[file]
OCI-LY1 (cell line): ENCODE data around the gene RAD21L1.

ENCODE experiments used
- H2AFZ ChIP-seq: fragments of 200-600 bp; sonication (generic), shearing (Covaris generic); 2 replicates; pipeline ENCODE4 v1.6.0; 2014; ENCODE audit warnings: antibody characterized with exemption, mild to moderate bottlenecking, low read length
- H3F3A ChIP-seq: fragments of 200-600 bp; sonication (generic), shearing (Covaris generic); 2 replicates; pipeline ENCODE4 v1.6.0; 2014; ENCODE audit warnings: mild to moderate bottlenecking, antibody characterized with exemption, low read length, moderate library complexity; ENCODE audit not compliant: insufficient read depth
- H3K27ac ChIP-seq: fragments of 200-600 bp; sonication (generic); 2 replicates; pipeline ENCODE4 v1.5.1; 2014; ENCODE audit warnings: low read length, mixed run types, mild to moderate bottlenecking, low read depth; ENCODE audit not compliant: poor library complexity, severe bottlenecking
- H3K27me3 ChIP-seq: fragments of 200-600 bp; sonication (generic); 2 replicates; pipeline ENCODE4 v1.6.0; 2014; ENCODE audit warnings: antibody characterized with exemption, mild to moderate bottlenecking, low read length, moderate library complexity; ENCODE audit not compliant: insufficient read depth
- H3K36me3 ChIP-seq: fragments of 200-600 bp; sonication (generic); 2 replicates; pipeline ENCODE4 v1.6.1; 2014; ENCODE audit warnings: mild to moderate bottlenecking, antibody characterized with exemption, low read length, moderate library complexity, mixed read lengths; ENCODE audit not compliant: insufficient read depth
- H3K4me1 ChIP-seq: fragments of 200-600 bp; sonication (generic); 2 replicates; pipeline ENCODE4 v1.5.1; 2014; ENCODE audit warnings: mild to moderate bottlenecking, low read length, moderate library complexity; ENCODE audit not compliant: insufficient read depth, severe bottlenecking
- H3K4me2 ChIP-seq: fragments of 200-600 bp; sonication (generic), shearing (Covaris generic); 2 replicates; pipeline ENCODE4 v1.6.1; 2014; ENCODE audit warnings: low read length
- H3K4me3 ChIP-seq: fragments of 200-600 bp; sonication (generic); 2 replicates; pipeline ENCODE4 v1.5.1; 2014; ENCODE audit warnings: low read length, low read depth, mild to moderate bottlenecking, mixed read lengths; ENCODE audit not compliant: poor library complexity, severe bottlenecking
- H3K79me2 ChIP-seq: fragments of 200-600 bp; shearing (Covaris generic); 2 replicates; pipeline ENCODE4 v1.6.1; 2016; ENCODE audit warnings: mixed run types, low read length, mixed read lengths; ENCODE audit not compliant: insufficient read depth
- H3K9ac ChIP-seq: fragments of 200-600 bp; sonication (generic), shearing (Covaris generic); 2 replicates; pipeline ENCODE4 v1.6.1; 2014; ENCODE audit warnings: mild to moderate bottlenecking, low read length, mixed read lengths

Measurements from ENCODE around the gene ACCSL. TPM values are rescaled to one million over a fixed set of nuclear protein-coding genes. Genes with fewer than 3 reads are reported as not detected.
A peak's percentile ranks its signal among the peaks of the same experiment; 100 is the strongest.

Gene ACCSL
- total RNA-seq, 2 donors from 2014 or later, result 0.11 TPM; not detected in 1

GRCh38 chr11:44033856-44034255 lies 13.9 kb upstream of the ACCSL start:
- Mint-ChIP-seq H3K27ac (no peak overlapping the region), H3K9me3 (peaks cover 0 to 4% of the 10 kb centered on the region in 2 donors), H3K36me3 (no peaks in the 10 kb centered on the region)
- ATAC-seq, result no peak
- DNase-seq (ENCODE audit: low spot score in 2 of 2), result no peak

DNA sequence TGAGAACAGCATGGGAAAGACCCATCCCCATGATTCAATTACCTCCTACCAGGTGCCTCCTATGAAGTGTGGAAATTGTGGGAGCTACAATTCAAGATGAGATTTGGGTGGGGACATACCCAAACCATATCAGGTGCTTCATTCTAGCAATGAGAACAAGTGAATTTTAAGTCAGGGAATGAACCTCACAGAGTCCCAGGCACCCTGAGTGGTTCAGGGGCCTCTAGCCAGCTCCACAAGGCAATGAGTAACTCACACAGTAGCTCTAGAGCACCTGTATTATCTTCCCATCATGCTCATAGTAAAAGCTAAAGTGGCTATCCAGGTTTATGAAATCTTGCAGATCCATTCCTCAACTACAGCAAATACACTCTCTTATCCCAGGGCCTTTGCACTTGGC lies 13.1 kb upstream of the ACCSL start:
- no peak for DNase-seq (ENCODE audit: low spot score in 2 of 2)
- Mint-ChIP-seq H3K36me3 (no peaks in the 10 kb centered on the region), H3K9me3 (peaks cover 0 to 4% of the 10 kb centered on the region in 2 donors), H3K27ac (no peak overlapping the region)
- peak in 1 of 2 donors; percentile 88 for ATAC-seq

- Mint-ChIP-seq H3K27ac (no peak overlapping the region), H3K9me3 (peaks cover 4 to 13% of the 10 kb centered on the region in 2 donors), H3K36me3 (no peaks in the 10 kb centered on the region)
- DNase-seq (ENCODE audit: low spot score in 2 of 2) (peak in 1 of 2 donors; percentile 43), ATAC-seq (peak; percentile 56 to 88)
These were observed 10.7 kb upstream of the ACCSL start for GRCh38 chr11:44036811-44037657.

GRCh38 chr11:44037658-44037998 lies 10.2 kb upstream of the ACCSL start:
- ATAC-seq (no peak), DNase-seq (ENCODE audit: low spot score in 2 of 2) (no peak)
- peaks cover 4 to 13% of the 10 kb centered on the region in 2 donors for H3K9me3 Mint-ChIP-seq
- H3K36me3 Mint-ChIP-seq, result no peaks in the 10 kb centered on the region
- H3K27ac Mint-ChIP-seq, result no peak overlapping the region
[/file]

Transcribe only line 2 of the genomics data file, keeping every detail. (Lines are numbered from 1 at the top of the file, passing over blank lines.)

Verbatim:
ENCODE experiments used